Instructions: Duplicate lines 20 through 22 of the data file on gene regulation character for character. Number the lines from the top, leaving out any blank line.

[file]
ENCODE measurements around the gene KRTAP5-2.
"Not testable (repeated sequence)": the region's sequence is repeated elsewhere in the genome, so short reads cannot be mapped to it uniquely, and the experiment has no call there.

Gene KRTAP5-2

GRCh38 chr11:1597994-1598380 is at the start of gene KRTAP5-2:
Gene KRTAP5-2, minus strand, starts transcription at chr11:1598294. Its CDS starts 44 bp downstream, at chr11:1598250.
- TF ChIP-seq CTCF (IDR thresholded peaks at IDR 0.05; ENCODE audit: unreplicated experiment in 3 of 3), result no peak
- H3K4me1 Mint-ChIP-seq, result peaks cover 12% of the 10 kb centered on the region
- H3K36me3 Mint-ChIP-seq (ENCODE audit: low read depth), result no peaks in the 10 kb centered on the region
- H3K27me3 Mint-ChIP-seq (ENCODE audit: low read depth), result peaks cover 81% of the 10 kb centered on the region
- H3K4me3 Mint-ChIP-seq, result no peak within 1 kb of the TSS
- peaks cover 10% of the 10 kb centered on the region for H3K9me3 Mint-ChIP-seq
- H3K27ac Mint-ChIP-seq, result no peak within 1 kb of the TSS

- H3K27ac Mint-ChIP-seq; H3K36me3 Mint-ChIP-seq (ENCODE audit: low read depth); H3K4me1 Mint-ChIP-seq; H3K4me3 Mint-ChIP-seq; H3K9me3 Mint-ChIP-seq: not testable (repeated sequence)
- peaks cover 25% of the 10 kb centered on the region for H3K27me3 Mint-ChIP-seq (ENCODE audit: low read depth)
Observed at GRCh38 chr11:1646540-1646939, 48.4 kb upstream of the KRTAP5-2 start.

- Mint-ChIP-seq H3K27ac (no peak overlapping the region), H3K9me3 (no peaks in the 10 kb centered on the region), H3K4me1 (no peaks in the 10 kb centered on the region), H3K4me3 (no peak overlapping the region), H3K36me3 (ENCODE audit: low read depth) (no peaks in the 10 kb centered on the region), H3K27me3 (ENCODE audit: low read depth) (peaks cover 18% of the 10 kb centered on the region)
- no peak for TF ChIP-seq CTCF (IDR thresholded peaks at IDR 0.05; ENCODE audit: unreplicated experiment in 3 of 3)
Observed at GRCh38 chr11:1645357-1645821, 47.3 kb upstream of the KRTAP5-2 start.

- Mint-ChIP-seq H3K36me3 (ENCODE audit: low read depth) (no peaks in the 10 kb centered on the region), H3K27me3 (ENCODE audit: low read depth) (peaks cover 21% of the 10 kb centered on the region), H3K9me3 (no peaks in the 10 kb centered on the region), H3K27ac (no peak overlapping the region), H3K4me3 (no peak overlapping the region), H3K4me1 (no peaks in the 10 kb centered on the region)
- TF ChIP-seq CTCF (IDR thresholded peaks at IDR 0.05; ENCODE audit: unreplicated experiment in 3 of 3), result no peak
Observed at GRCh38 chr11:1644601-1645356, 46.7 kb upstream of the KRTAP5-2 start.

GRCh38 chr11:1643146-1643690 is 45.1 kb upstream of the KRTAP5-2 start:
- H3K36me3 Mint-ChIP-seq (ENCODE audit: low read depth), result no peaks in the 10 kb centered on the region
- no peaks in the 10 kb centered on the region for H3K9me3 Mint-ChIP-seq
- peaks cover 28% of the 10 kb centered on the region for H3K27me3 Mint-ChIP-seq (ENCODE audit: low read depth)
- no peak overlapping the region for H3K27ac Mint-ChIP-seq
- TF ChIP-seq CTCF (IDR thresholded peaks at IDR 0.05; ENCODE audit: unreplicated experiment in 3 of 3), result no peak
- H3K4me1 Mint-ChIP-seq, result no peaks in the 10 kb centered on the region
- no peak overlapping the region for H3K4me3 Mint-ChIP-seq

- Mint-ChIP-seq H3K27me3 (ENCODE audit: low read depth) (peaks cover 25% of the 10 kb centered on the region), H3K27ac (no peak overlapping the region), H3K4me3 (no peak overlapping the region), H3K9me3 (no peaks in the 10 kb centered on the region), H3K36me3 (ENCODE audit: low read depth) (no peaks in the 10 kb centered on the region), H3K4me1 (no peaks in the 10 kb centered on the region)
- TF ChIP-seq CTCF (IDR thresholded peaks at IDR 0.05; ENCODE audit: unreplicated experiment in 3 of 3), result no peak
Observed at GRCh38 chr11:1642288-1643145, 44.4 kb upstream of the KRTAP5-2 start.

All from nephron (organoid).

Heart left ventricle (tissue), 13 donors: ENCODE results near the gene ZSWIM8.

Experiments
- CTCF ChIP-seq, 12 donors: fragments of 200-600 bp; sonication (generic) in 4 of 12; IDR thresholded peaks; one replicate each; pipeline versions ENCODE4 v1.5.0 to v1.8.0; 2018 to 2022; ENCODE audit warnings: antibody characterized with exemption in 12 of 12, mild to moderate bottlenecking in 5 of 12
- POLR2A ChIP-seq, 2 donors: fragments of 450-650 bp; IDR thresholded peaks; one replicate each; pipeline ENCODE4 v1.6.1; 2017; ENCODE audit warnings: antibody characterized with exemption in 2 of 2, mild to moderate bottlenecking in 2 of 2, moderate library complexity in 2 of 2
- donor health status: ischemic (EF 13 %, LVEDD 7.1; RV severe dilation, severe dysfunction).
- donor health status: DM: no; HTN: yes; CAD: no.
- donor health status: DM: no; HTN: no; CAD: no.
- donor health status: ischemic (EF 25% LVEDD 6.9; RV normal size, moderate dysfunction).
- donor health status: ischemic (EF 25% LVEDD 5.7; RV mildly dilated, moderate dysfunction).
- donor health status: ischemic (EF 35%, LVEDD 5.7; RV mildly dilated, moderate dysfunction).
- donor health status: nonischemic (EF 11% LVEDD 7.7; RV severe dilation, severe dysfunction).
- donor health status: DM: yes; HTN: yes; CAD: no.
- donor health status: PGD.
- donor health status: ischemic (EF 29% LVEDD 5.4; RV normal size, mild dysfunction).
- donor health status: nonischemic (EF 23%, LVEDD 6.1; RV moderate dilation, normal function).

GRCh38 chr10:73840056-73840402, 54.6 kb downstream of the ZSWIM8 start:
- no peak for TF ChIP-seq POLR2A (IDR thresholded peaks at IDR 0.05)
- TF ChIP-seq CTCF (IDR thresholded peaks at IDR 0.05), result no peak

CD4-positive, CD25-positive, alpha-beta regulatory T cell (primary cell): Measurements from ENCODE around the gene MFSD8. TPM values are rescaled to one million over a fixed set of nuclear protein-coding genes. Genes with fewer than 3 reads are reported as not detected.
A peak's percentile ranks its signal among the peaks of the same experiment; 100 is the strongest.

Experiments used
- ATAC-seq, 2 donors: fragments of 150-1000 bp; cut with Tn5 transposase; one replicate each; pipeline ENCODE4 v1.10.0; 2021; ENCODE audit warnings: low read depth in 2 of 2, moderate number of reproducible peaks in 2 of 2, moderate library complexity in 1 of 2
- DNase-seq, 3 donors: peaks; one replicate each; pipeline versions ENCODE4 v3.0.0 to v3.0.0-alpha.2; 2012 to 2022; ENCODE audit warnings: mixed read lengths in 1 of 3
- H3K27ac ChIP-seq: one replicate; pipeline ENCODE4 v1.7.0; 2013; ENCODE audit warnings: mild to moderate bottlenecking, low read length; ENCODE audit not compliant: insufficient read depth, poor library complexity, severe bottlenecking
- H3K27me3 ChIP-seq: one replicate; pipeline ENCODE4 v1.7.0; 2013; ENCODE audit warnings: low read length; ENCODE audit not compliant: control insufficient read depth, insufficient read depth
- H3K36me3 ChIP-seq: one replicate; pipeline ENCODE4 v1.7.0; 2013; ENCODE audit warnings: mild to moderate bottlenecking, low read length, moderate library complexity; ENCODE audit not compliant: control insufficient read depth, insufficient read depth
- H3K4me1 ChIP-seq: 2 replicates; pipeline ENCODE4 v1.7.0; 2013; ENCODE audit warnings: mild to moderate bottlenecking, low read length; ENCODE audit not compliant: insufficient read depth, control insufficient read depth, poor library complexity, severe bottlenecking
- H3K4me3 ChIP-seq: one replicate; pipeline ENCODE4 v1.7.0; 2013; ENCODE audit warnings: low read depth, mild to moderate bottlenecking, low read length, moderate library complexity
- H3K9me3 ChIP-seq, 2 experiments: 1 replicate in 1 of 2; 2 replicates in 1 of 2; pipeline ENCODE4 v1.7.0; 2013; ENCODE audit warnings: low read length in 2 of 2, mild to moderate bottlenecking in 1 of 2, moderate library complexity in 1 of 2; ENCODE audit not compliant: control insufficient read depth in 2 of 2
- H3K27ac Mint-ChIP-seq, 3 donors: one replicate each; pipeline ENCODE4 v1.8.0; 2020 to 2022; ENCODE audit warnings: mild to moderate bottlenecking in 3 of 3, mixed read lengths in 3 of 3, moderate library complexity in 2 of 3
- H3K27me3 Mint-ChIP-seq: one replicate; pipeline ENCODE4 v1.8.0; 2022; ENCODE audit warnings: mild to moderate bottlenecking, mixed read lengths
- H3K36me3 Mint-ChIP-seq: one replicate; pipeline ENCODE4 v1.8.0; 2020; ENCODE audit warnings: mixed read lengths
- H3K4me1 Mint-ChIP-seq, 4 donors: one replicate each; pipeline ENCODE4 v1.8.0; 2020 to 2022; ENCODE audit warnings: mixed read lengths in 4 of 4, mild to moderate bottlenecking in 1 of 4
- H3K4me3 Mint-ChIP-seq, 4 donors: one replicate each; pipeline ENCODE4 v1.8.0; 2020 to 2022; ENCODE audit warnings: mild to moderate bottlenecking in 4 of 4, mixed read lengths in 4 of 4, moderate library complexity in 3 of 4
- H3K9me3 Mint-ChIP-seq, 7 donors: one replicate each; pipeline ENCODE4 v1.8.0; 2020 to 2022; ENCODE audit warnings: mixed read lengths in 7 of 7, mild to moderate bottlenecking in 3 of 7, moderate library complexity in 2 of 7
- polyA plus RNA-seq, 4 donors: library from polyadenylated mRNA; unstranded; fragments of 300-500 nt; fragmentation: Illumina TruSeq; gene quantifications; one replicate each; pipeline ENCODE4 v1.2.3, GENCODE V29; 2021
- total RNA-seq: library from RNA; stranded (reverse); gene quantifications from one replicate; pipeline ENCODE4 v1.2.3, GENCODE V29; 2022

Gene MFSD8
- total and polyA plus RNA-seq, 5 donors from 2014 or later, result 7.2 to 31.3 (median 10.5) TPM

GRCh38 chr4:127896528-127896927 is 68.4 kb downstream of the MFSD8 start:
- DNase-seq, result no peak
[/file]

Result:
- TF ChIP-seq CTCF (IDR thresholded peaks at IDR 0.05; ENCODE audit: unreplicated experiment in 3 of 3), result no peak
Observed at GRCh38 chr11:1644601-1645356, 46.7 kb upstream of the KRTAP5-2 start.

GRCh38 chr11:1643146-1643690 is 45.1 kb upstream of the KRTAP5-2 start: